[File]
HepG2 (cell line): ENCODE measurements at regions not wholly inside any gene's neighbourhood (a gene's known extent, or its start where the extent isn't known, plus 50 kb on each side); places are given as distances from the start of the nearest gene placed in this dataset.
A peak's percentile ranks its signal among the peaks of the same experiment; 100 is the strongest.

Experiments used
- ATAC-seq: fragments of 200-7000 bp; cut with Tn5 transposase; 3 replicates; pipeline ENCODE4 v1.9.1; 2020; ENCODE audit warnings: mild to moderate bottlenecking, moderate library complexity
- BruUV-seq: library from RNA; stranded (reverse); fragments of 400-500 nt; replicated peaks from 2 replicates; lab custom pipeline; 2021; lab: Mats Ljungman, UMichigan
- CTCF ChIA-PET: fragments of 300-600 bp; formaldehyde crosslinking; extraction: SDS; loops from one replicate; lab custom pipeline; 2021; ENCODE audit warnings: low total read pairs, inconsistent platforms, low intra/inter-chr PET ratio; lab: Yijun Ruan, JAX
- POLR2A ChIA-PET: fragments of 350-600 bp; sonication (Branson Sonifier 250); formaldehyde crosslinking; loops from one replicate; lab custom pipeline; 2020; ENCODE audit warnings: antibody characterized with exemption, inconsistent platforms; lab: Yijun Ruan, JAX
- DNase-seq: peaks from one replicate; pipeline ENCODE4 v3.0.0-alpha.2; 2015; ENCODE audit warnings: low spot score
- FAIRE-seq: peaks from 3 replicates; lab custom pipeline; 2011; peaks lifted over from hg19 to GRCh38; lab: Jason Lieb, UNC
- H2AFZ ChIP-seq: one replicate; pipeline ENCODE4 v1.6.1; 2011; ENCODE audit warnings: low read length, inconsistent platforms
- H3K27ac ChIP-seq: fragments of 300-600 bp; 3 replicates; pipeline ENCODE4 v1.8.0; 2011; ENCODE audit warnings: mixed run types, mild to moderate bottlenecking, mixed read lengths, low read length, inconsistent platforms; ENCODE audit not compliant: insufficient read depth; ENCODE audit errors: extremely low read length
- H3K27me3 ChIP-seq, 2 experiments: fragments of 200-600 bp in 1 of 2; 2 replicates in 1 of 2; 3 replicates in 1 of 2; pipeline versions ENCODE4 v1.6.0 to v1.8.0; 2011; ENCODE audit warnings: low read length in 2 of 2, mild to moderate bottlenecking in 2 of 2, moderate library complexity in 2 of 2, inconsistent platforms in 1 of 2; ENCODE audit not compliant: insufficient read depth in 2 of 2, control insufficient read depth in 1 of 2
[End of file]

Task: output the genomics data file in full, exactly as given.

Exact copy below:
HepG2 (cell line): ENCODE measurements at regions not wholly inside any gene's neighbourhood (a gene's known extent, or its start where the extent isn't known, plus 50 kb on each side); places are given as distances from the start of the nearest gene placed in this dataset.
A peak's percentile ranks its signal among the peaks of the same experiment; 100 is the strongest.

Experiments used
- ATAC-seq: fragments of 200-7000 bp; cut with Tn5 transposase; 3 replicates; pipeline ENCODE4 v1.9.1; 2020; ENCODE audit warnings: mild to moderate bottlenecking, moderate library complexity
- BruUV-seq: library from RNA; stranded (reverse); fragments of 400-500 nt; replicated peaks from 2 replicates; lab custom pipeline; 2021; lab: Mats Ljungman, UMichigan
- CTCF ChIA-PET: fragments of 300-600 bp; formaldehyde crosslinking; extraction: SDS; loops from one replicate; lab custom pipeline; 2021; ENCODE audit warnings: low total read pairs, inconsistent platforms, low intra/inter-chr PET ratio; lab: Yijun Ruan, JAX
- POLR2A ChIA-PET: fragments of 350-600 bp; sonication (Branson Sonifier 250); formaldehyde crosslinking; loops from one replicate; lab custom pipeline; 2020; ENCODE audit warnings: antibody characterized with exemption, inconsistent platforms; lab: Yijun Ruan, JAX
- DNase-seq: peaks from one replicate; pipeline ENCODE4 v3.0.0-alpha.2; 2015; ENCODE audit warnings: low spot score
- FAIRE-seq: peaks from 3 replicates; lab custom pipeline; 2011; peaks lifted over from hg19 to GRCh38; lab: Jason Lieb, UNC
- H2AFZ ChIP-seq: one replicate; pipeline ENCODE4 v1.6.1; 2011; ENCODE audit warnings: low read length, inconsistent platforms
- H3K27ac ChIP-seq: fragments of 300-600 bp; 3 replicates; pipeline ENCODE4 v1.8.0; 2011; ENCODE audit warnings: mixed run types, mild to moderate bottlenecking, mixed read lengths, low read length, inconsistent platforms; ENCODE audit not compliant: insufficient read depth; ENCODE audit errors: extremely low read length
- H3K27me3 ChIP-seq, 2 experiments: fragments of 200-600 bp in 1 of 2; 2 replicates in 1 of 2; 3 replicates in 1 of 2; pipeline versions ENCODE4 v1.6.0 to v1.8.0; 2011; ENCODE audit warnings: low read length in 2 of 2, mild to moderate bottlenecking in 2 of 2, moderate library complexity in 2 of 2, inconsistent platforms in 1 of 2; ENCODE audit not compliant: insufficient read depth in 2 of 2, control insufficient read depth in 1 of 2